ASU Electronic Theses and Dissertations
This collection includes most of the ASU Theses and Dissertations from 2011 to present. ASU Theses and Dissertations are available in downloadable PDF format; however, a small percentage of items are under embargo. Information about the dissertations/theses includes degree information, committee members, an abstract, supporting data or media.
In addition to the electronic theses found in the ASU Digital Repository, ASU Theses and Dissertations can be found in the ASU Library Catalog.
Dissertations and Theses granted by Arizona State University are archived and made available through a joint effort of the ASU Graduate College and the ASU Libraries. For more information or questions about this collection contact or visit the Digital Repository ETD Library Guide or contact the ASU Graduate College at email@example.com.
- 3 English
The continuing advancement of modulation standards with newer generations of cellular technology, promises ever increasing data rate and bandwidth efficiency. However, these modulation schemes present high peak to average power ratio (PAPR) even after applying crest factor reduction. Being the most power-hungry component in the radio frequency (RF) transmitter, power amplifiers (PA) for infrastructure applications, need to operate efficiently at the presence of these high PAPR signals while maintaining reasonable linearity performance which could be improved by moderate digital pre-distortion (DPD) techniques. This strict requirement of operating efficiently at average power level while being capable of delivering the peak power, …
- RUHUL HASIN, MUHAMMAD, Kitchen, Jennifer, Aberle, James, et al.
- Created Date
This thesis describes the design process used in the creation of a two stage cellular power amplifier. A background for understanding amplifier linearity, device properties, and ACLR estimation is provided. An outline of the design goals is given with a focus on linearity with high efficiency. The full design is broken into smaller elements which are discussed in detail. The main contribution of this thesis is the description of a novel interstage matching network topology for increasing efficiency. Ultimately the full amplifier design is simulated and compared to the measured results and design goals. It was concluded that the design …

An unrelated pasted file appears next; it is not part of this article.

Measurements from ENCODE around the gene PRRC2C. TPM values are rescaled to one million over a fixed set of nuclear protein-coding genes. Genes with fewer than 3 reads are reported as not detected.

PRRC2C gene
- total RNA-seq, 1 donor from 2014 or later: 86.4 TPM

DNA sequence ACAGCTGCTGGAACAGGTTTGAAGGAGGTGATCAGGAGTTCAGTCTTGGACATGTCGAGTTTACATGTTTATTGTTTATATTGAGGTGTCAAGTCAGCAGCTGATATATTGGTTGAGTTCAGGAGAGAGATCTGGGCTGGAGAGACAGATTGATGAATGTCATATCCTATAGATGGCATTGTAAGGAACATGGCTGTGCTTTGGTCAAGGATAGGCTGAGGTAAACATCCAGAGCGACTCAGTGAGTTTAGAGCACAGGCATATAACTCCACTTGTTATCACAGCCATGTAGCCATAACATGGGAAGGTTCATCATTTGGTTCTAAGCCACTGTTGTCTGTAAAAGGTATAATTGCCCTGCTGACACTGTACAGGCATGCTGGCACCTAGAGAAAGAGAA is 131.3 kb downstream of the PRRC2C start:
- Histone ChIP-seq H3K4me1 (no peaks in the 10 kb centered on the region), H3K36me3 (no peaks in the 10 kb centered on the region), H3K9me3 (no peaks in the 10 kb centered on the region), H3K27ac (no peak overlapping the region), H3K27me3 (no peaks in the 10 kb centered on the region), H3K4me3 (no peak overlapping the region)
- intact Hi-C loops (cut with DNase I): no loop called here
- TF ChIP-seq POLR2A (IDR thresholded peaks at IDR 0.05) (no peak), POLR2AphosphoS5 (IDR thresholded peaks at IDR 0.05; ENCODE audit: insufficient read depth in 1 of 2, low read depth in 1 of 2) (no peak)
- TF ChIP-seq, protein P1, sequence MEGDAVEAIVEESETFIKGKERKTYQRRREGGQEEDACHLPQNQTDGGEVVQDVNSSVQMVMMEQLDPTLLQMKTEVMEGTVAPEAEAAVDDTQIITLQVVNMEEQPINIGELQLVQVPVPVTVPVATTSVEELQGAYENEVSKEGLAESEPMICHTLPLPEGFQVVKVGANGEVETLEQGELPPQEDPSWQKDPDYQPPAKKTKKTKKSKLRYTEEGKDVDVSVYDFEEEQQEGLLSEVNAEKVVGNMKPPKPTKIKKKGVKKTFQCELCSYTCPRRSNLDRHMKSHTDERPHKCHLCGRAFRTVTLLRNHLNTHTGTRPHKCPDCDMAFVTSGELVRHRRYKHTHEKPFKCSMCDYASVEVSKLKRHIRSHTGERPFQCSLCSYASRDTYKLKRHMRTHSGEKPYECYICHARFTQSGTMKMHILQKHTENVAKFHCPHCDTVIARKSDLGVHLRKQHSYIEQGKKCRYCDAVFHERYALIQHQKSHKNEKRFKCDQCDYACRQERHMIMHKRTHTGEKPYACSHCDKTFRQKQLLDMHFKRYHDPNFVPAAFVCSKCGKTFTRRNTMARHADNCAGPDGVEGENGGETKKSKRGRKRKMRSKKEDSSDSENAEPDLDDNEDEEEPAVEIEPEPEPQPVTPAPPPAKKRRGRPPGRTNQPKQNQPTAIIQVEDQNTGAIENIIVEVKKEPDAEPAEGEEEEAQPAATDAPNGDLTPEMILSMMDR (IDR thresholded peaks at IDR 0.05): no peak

- Spivey, Erin Leason, Aberle, James, Kitchen, Jennifer, et al.
- Created Date
ABSTRACT Ongoing research into wireless transceivers in the 60 GHz band is required to address the demand for high data rate communications systems at a frequency where signal propagation is challenging even over short ranges. This thesis proposes a mixer architecture in Complementary Metal Oxide Semiconductor (CMOS) technology that uses a voltage controlled oscillator (VCO) operating at a fractional multiple of the desired output signal. The proposed topology is different from conventional subharmonic mixing in that the oscillator phase generation circuitry usually required for such a circuit is unnecessary. Analysis and simulations are performed on the proposed mixer circuit in …
- Martino, Todd Jeffrey, Kiaei, Sayfe, Bakkaloglu, Bertan, et al.
- Created Date